Traditional Chinese veterinary medicine takes a holistic approach to treating horses.
An ancient practice, traditional Chinese veterinary medicine is about restoring balance.
“TCVM is an adaptation of traditional Chinese medicine. In Chinese medicine, disease is understood as an imbalance in the body,” says Dr. Lisa Trevisanello, teaching and academic advisor at Reddick-based Chi Institute of Traditional Chinese Veterinary Medicine. “Ancient practitioners believed that the body is an interconnected system of forces and functions. Disease is disharmony between those forces and functions. The goal is to bring balance back to the body through various modalities.”
The TCVM modalities include acupuncture, herbal medicine, food therapy and Tui-na.
“People tend to think of Chinese medicine as just acupuncture,” says Trevisanello. “But all four modalities are equally important. And depending on the horse’s particular issues, treatment if often a combination of modalities.”
Trevisanello notes that while TCVM is often thought of as complementary therapy, she sees a more integrative approach with Western veterinary medicine.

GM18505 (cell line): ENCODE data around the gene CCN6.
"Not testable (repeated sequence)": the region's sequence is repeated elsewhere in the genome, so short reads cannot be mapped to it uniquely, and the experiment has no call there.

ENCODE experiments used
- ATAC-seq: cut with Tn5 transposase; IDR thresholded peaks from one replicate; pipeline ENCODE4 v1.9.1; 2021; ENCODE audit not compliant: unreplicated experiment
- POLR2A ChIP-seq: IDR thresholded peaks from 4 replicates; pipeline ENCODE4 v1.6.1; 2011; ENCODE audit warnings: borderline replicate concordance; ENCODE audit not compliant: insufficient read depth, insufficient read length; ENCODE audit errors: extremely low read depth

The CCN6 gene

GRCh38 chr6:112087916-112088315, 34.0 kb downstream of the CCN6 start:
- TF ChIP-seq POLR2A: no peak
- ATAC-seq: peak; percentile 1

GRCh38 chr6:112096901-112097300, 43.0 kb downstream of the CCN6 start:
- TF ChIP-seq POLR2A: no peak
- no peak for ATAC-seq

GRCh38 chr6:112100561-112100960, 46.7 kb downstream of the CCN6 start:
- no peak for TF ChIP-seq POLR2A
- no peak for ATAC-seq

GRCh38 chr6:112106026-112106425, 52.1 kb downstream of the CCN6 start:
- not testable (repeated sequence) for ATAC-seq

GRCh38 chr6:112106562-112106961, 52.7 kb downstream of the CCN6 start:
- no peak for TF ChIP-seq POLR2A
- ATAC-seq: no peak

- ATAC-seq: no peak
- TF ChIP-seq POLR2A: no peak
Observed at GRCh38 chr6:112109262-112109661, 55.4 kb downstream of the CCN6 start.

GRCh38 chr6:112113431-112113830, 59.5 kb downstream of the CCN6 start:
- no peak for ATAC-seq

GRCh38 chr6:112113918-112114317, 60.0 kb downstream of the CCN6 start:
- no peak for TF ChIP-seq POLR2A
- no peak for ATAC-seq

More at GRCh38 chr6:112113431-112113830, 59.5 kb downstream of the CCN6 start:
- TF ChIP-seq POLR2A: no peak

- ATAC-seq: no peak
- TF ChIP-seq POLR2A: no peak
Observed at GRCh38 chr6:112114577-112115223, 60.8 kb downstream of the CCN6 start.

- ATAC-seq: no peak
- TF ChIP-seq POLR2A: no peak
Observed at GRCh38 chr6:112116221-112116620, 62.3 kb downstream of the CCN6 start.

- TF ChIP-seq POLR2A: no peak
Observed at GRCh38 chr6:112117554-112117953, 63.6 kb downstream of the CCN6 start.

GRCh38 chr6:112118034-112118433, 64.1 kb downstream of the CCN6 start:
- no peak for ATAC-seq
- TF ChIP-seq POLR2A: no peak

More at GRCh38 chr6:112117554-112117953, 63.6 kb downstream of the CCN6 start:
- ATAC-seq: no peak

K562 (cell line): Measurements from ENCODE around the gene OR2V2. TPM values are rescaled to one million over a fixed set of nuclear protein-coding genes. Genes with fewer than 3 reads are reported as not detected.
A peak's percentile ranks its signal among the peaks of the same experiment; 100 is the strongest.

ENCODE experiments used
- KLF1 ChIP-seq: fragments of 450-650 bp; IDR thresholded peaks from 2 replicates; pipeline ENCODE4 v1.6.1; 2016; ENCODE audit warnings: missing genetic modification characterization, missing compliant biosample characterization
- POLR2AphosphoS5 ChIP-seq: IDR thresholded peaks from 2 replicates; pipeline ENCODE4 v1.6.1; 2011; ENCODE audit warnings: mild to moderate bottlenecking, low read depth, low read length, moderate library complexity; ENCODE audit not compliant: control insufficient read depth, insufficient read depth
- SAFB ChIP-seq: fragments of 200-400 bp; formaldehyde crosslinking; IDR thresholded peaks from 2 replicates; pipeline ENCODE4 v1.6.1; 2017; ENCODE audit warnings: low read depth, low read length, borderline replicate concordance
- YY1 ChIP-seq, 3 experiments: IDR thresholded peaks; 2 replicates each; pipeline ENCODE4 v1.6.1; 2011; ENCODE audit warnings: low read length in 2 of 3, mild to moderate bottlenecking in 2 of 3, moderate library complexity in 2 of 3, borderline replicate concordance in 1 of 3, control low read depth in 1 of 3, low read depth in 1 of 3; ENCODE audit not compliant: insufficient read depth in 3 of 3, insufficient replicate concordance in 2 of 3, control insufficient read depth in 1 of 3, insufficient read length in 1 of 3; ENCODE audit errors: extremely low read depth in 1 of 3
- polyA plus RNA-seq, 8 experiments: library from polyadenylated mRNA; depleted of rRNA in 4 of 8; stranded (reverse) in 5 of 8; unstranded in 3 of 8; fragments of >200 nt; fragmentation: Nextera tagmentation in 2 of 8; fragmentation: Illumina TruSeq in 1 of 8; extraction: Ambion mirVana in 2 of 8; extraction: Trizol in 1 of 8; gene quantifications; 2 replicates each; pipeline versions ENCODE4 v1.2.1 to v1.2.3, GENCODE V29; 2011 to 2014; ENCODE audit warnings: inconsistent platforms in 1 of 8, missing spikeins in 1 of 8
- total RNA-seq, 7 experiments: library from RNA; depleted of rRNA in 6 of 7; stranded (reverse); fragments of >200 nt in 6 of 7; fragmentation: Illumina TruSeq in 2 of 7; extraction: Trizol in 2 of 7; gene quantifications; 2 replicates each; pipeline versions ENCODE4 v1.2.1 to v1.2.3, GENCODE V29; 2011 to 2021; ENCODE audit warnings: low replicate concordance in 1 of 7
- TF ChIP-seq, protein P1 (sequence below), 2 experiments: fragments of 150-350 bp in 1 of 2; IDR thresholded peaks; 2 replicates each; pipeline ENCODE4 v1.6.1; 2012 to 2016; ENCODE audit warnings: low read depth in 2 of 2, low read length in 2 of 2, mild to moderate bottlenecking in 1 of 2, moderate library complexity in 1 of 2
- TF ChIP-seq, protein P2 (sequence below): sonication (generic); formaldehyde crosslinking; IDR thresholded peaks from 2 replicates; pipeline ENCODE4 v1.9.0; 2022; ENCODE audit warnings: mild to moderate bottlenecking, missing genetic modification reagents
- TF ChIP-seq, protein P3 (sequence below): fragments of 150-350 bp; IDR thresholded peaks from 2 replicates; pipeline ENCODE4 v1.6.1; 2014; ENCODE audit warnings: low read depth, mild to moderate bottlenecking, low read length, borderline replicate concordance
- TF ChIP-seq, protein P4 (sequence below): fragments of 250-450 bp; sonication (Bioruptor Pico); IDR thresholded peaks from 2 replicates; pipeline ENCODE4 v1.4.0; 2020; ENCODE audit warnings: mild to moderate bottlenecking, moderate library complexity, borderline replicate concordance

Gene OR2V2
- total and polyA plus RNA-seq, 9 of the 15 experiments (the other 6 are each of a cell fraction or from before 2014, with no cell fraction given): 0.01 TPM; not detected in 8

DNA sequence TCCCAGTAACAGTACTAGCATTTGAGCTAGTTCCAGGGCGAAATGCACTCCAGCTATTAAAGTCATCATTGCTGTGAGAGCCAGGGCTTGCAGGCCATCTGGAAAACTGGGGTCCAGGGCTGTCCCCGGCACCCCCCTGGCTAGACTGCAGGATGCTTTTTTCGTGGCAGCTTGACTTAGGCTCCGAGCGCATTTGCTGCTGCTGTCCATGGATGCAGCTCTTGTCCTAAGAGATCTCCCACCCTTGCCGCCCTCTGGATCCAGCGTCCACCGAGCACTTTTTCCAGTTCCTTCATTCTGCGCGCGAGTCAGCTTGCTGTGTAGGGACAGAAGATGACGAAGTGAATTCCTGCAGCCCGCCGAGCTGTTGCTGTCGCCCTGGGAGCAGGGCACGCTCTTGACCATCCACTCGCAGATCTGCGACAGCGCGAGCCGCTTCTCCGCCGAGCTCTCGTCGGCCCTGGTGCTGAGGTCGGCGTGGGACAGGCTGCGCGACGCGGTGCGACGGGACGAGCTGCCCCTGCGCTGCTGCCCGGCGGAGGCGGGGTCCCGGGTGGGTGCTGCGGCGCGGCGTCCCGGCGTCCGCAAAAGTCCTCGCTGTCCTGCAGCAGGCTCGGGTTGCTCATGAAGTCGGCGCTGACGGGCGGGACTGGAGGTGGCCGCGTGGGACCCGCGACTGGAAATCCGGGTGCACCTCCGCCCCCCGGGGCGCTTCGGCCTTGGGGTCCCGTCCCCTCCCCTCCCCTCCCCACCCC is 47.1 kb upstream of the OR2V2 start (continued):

“Our modalities such as acupuncture and herbal medicine are a holistic approach to treating an animal. Western veterinary medicine is better suited to diagnose disease and address acute situations,” she says. “We feel that it’s best to integrate the two systems for the best possible results. Here at the Chi Institute, we work closely with Western veterinary medicine doctors.”
Here’s a look at the four branches of TCVM.
Acupuncture: “This modality is used for many equine issues, including chronic pain and musculoskeletal [issues],” says Trevisanello. “The treatment utilizes specialized needles to stimulate certain points along the body’s meridian channels along which Qi, life force, flows. It is a very popular and effective treatment.”
Herbal medicine: “One of the oldest forms of Chinese medicine, herbal medicine uses a combination of certain herbs. The formulas can include anywhere from two to 10 different herbs ground together,” says Trevisanello. “The powdered formula can then be easily added to a horse’s feed. Herbal medicine is used to treat many chronic issues, including digestive, skin and respiratory conditions.”
Food therapy: “In Chinese medicine, warming up or cooling down a body can bring it back to balance. This is the basis of food therapy as a TCVM modality,” says Trevisanello. “A specialized diet of certain grains or hays can be prescribed, as well as snacks like apples and watermelon rinds.”
Tui-na: “Pronounced Tee-na, this is a form of Chinese medical massage that incorporates acupressure and chiropractic techniques. It is used for musculoskeletal issues,” says Trevisanello. “Some horses are very sensitive and don’t tolerate acupuncture well, so Tui-na is another option. It can also be taught to a horse’s owner, and they can then treat their horse at home.”
Learn more › Chi Institute of Traditional Chinese Veterinary Medicine › 9650 W Hwy 318, Reddick › (352) 591-5385 › tcvm.com